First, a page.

William Archer (architect)

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For other botanists with a similar name, see William Andrew Archer and William Archer (naturalist).

William Archer (1820–1874) was an Australian architect, naturalist, grazier, politician and member of the prominent Archer family. He was the second son of Thomas Archer, a prominent pastoralist and politician himself. A keen interest in architecture led to him going to London to study architecture when he finished school, where he studied under William Rogers and Robert Stephenson. During his life he built many colonial buildings across Tasmania, served as a member of the both the Tasmanian House of Assembly and Tasmanian Legislative Council and made significant contributions to botany, with several native Tasmanian plants named after him. Despite this he died penniless at his brothers house Fairfield in 15 October 1874.[1]


Archer was born in Launceston, Van Diemen's Land (now Tasmania) into the influential local Archer family, owners of the Brickendon Estate and Woolmers Estate, a closely knit and pious Anglican family to Thomas (1780–1850), a banker and landholder, and Susannah (née Hortle) Archer. He was married (7 April 1846) to Anne Hortle, his first cousin, with whom he had thirteen children, one of whom died before him.

Archer studied architecture and surveying in London from 1836 to 1840 under William Rogers. Following completion of those studies he worked under Robert Stephenson for two years, before returning to Tasmania in 18 October 1842. His career in architecture was delayed however when his brother died and the family bank collapsed. He took over management of the family estate Woolmers for some years. Following this, he moved to London again to study botany. Archer studied botany in England between the years 1856 and 1858 and was elected a Fellow of the Linnean Society before returning to Tasmania. He was secretary of the Royal Society of Tasmania from 1860 to 1861. Sir Joseph Dalton Hooker wrote a dedication to him (and jointly to Ronald Campbell Gunn) in his Flora Tasmaniae (1859). Archer composed illustrations of orchids and collected and sent numerous Tasmanian plant specimens to the Royal Botanical Gardens in Kew.[1]

He was the appointed architect to the Anglican Diocese of Tasmania , and designed The Hutchins School located in Hobart (1848–49), additions to the world heritage listed Woolmers and Brickendon estates, the calendar house "Mona Vale" (1865–68) in Ross, his own home Cheshunt, Fairfield for his brother. his cousins house Saundridge and Horton College at Ross. Archer did some of his architectural work free of charge.[1]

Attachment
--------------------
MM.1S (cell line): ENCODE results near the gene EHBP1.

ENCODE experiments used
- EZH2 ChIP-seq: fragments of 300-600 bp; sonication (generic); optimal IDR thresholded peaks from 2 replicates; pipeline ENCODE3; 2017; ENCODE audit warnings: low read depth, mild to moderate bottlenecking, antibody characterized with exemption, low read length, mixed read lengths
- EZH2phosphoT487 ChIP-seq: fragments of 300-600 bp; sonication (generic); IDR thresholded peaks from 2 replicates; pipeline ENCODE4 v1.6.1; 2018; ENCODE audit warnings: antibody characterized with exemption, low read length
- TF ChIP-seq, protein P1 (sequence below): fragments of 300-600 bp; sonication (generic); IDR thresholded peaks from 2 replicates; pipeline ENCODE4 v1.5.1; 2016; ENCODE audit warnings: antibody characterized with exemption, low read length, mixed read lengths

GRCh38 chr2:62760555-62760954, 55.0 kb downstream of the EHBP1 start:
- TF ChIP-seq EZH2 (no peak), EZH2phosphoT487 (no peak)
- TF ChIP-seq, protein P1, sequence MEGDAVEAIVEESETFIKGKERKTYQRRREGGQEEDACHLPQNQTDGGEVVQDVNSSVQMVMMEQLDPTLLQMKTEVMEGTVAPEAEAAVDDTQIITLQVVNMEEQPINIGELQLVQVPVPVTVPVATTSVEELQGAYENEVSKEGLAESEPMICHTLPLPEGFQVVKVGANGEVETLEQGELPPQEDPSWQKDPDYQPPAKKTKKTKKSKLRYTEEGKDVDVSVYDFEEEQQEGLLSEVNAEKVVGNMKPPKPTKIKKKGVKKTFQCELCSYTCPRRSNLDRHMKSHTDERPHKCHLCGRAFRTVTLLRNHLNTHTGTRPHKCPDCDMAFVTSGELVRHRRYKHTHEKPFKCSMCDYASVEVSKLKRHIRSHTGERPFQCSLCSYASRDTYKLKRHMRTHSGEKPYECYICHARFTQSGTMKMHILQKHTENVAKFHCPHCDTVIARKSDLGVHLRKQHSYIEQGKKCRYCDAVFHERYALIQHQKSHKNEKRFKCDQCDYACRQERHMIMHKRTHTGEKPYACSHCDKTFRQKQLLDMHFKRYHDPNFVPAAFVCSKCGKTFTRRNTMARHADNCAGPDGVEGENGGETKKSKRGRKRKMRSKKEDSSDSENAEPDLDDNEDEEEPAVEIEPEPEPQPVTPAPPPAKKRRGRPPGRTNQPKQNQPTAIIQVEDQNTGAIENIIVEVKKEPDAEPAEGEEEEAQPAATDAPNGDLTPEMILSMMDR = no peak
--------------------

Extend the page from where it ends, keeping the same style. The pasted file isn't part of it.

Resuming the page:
Archer died in Cressy, on 15 October 1874 following a prolonged period of financial hardship.[1]


He was a member of the Tasmanian parliament three times, once as a member of the Legislative Council (1851-1855) and twice as a member of the House of Representatives (1860-1862 and 1866-1868).[2]

Architectural works[edit]



  • St Peter’s Church of England, St Leonards (demolished)[3]
  • Former Paterson's Plains Chapel, St Leonards[3]



The species Eucalyptus archeri, Amphibromus archeri,[4] Corunastylis archeri (Elfin Midge Orchid)[5] and the genus Archeria are named after him.


  1. ^ a b c d e f g G. T. Stilwell (1969). Australian Dictionary of Biography 3. Melbourne University Press. Retrieved July 17, 2013. 
  2. ^ "The Parliament of Tasmania from 1856". parliament.tas.gov.au. Parliament of Tasmania. Retrieved 27 September 2014. 
  3. ^ a b c d e f g h "William Archer - Biography". daao.org.au. Design and Art Australia Online. Retrieved 14 May 2015. 
  4. ^ Quattrocchi, Umberto (2006). CRC world dictionary of grasses common names, scientific names, eponyms, synonyms, and etymology. Boca Raton, FL: CRC/Taylor & Francis. p. 99. ISBN 9781420003222. 
  5. ^ Mayfield, Enid (2010). Flora of the Otway Plain and Ranges 1: Orchids, Irises, Lilies, Grass-trees, Mat-rushes and Other Petaloid Monocotyledons. Csiro Publishing. p. 99. ISBN 9780643102002. Retrieved 31 December 2014. 
  6. ^ "Author Query for 'W.Archer bis'". International Plant Names Index.